- How to watch ‘Keeping Faith’ 2 Years Ago
- ‘South Park’ at the center of $500 million streaming war 2 Years Ago
- Pizza Hut and Papa John’s employees pranked into talking to each other on the phone Today 2:34 PM
- Twitter bullies brought Jordan Peterson to tears Today 2:24 PM
- 25 last-minute Halloween costumes for those with no time to shop Today 1:30 PM
- Krassensteins return to Twitter and are immediately suspended Today 1:01 PM
- Tom Brady insists he didn’t parody Robert Kraft in ‘Living with Yourself’ cameo Today 12:52 PM
- Black security guard fired for telling student not to call him the N-word Today 12:38 PM
- How Watchmen’s Bass Reeves cameo ties into the original comic Today 12:34 PM
- Todrick Hall’s former assistant blasts him for abuse, non-payment, dissing Taylor Swift Today 12:32 PM
- Maggie Rogers calls out catcaller at Austin concert Today 12:12 PM
- Netflix’s ‘Unnatural Selection’ breaks down the pros and cons of biohacking Today 11:52 AM
- Did Trump flip off astronauts from the all-women spacewalk? Today 11:45 AM
- Report: Mark Zuckerberg advised Pete Buttigieg on campaign hires Today 10:29 AM
- ‘New Girl’ star Lamorne Morris handcuffed by white cop for recording his friend’s arrest Today 10:25 AM
Blade Runner 2049 is a box office flop, partly because women aren’t interested in watching it.
The film earned a disappointing $31.5 million in the U.S. this weekend, well below expectations. Its original production budget was around $150 million, plus advertising expenses.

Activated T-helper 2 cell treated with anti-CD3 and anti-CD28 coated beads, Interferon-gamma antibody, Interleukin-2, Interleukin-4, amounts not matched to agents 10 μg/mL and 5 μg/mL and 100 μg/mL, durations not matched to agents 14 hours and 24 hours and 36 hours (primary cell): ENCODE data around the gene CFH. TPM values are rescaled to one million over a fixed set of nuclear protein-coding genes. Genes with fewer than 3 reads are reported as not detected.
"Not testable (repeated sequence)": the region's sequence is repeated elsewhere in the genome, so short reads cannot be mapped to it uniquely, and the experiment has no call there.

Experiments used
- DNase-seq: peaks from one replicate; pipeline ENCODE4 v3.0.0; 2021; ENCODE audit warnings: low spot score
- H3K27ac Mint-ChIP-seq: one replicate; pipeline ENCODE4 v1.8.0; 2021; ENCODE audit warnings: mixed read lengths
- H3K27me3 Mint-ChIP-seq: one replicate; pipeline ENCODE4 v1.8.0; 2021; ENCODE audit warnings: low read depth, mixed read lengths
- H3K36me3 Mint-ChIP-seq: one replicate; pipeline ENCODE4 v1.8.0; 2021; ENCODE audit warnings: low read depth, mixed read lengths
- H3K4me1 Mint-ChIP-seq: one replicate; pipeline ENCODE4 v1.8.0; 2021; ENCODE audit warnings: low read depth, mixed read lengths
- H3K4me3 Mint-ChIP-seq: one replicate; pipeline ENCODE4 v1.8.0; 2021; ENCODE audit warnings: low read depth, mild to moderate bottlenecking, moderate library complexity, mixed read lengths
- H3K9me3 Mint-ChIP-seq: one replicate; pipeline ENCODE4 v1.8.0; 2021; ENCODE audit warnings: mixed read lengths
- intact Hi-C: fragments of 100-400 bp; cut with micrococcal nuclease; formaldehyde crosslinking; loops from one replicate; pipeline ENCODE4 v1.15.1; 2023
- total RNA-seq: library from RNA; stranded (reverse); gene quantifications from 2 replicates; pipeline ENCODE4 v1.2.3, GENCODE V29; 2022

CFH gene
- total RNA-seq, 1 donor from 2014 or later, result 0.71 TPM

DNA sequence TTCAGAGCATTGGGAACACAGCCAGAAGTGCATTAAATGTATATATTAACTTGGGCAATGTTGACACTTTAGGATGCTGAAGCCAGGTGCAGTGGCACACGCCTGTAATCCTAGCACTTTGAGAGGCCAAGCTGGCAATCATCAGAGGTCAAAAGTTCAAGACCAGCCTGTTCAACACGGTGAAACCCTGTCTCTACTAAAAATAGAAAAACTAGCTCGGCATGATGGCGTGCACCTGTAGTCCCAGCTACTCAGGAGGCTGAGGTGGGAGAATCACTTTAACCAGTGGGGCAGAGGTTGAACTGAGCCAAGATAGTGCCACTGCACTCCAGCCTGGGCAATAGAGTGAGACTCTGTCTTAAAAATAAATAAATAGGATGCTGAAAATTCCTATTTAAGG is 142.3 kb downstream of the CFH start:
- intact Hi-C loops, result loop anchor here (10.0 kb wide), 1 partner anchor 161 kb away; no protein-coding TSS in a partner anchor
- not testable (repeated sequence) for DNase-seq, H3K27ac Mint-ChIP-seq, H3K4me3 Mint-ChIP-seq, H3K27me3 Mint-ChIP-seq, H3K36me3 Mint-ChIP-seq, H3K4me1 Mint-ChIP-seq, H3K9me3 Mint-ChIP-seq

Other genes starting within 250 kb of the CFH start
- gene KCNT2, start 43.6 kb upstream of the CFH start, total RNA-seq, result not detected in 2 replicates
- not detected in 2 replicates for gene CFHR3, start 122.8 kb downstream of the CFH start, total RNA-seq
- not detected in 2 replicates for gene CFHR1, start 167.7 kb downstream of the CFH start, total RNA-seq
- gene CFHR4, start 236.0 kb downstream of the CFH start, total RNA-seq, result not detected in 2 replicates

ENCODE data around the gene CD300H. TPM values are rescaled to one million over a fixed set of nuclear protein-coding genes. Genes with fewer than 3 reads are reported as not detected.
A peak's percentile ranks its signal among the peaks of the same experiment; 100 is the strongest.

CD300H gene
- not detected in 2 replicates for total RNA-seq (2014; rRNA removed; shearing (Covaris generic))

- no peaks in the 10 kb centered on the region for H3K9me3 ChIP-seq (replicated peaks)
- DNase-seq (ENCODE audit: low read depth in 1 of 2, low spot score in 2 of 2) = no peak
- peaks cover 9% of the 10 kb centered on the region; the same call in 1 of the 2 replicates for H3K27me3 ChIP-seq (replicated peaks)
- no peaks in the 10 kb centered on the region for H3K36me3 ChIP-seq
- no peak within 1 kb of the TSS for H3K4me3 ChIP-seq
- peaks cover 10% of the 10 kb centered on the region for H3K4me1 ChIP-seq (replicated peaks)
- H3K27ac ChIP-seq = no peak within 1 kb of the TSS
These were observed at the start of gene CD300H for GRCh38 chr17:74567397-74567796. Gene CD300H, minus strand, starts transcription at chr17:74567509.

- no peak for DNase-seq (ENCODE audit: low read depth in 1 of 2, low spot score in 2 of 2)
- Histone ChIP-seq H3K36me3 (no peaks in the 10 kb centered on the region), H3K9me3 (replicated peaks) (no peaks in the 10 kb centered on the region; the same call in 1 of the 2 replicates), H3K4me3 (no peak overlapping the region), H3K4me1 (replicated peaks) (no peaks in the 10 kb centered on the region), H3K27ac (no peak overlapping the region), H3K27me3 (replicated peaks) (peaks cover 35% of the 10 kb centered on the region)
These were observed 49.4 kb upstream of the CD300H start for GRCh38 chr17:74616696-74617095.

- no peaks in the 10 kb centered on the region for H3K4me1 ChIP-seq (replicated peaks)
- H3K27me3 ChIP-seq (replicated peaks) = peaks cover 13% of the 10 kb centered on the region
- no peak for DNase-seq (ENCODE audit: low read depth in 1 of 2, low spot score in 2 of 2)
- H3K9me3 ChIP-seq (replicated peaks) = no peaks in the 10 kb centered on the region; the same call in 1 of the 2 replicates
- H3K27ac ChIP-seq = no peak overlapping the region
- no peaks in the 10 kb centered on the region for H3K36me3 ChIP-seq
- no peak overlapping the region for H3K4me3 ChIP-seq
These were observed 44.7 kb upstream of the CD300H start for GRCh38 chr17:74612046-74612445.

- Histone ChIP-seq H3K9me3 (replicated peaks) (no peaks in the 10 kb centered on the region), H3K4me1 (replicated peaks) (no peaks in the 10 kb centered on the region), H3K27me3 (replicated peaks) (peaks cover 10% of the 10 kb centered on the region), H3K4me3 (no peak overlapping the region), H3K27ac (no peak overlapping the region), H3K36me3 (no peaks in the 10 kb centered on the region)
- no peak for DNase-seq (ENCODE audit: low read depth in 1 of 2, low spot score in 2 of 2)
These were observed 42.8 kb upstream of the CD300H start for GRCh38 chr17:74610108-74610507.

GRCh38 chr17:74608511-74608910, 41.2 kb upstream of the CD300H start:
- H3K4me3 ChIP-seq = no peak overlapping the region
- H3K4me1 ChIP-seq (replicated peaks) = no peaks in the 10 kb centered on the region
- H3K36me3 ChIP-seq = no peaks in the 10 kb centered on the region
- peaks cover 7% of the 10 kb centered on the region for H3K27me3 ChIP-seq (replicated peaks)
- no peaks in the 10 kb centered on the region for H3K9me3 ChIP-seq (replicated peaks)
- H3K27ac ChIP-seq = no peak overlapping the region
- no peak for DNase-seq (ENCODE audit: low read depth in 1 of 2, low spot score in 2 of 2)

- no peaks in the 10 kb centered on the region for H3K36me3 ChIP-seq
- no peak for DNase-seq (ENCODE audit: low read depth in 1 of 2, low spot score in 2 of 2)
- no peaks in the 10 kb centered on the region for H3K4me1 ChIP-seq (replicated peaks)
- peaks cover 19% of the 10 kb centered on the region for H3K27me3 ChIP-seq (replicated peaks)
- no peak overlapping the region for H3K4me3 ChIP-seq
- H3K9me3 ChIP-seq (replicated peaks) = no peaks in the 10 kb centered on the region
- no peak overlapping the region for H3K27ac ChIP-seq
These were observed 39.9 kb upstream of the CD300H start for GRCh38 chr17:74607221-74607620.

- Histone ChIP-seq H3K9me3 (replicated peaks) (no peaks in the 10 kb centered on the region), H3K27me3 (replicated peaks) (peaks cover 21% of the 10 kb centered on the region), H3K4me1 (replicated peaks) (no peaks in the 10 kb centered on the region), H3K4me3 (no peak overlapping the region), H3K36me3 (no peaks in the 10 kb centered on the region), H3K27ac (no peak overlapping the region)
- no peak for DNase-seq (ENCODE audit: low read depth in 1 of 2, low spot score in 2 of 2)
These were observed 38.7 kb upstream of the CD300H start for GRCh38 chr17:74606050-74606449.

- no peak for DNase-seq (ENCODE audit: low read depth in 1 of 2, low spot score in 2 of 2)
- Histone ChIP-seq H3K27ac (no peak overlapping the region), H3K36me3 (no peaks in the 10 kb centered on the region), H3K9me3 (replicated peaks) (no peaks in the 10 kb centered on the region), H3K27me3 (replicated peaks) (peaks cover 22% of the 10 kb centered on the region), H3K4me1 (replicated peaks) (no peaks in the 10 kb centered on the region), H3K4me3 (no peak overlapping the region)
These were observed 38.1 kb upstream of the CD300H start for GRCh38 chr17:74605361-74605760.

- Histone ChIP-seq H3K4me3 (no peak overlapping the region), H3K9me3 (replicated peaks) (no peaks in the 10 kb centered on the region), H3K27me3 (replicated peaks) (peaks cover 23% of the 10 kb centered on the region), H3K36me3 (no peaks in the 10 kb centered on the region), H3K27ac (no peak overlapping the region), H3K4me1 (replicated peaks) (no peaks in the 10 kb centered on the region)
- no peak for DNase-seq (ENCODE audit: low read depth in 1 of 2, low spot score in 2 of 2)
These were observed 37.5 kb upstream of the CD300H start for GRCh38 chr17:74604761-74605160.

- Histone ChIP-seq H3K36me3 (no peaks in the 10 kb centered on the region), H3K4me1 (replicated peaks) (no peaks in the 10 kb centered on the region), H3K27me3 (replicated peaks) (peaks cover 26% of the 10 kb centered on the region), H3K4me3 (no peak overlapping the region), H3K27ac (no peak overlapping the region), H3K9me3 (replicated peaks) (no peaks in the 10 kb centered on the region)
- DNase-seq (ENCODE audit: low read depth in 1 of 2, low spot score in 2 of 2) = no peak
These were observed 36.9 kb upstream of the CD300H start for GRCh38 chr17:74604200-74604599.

Jeff Goldstein, the Warner Bros. president of domestic distribution, said he was “disappointed” at Blade Runner 2049‘s box office haul. Speaking to the New York Times, he explained, “The real trick now is to expand the audience past older men.” Seventy-one percent of the opening weekend audience was men. That’s a pretty drastic gender split, even by the standards of male-dominated sci-fi movies. According to Warner Bros. estimates, even Batman v Superman‘s audience was just 62 percent men.
The original Blade Runner isn’t really perceived as a “guy thing” any more than any other sci-fi movie, but 2049‘s marketing may have put women off the sequel. Ryan Gosling and Harrison Ford received more attention than the film’s female lead Ana de Armas, a little-known actress who plays Gosling’s sexbot hologram girlfriend. It’s also possible that word of mouth got around. While 2049 was praised for its visual effects and direction, some critics found it to be surprisingly sexist.
2049 reportedly also did poorly among younger viewers, which could indicate a miscalculation from the studio. The original Blade Runner is iconic, but it was never a mainstream blockbuster like Star Wars or Terminator. It was a sleeper hit with a downbeat ending, and while 2049 may see similar success over a long period of time, it might not be realistic to expect a superhero franchise-sized opening weekend.
Gavia Baker-Whitelaw is a staff writer at the Daily Dot, covering geek culture and fandom. Specializing in sci-fi movies and superheroes, she also appears as a film and TV critic on BBC radio. Elsewhere, she co-hosts the pop culture podcast Overinvested. Follow her on Twitter: @Hello_Tailor